How much is your dog’s life worth?
Obviously, most people cannot answer that question, and the closest answer is that our dogs are priceless.
But, for a variety of reasons, it’s useful to have a number, and some researchers have come up with one. (For similar reasons, a number has been attached to human lives as well.)
The reasons one might need a value for a dog’s life include:
- Calculating loss in case of death or serious injury
- Calculating value in case of, say a divorce where one person has to give up the dog to the other
- Performing a cost-benefit analysis for anything from public safety measures to developing products or medications
There’s more, of course. It doesn’t address working dogs, like police K9s or service dogs. Some states have laws that spell out a value for these dogs or mete out harsher punishments to anyone who harms them. And the value of the dog doesn’t address intangibles like distress that might factor into damage awards in a lawsuit.
Speaking of lawsuits, currently most courts will only consider market value of a dog. Which, if your dog came from the shelter, is very little. While the value these researchers came up with, $10,000, is far less than the value I would place on my dog’s life, I guess it’s an improvement — and a step toward treating dogs differently from ordinary, inanimate property.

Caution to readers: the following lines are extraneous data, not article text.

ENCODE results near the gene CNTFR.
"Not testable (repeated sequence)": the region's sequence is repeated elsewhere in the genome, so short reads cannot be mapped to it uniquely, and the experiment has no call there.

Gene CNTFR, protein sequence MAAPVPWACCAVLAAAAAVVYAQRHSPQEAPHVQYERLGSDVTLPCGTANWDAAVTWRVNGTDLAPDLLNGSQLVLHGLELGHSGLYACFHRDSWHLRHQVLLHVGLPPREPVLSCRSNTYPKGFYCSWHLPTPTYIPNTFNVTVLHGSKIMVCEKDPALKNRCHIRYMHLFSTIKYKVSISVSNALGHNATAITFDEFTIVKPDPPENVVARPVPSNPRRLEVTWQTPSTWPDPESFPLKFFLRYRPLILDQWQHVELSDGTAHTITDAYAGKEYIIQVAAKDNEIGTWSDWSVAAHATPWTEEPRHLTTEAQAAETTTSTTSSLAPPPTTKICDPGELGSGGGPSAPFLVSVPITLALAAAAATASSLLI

2 thoughts on “The Value of a Dog’s Life”
Putting a monetary value on a dog seems to equate him with an object that is owned, doesn’t it? I think I’m kind of opposed to placing a value on a dog. hopefully, every dog is priceless to someone. I know it isn’t true, but it’s what I hope for every dog.
Hmmmmm…. Never thought about that one! Thanks for giving me food for thought. I haven’t got a monetary figure and doubt I can come up with a valid and educated guess. Martín
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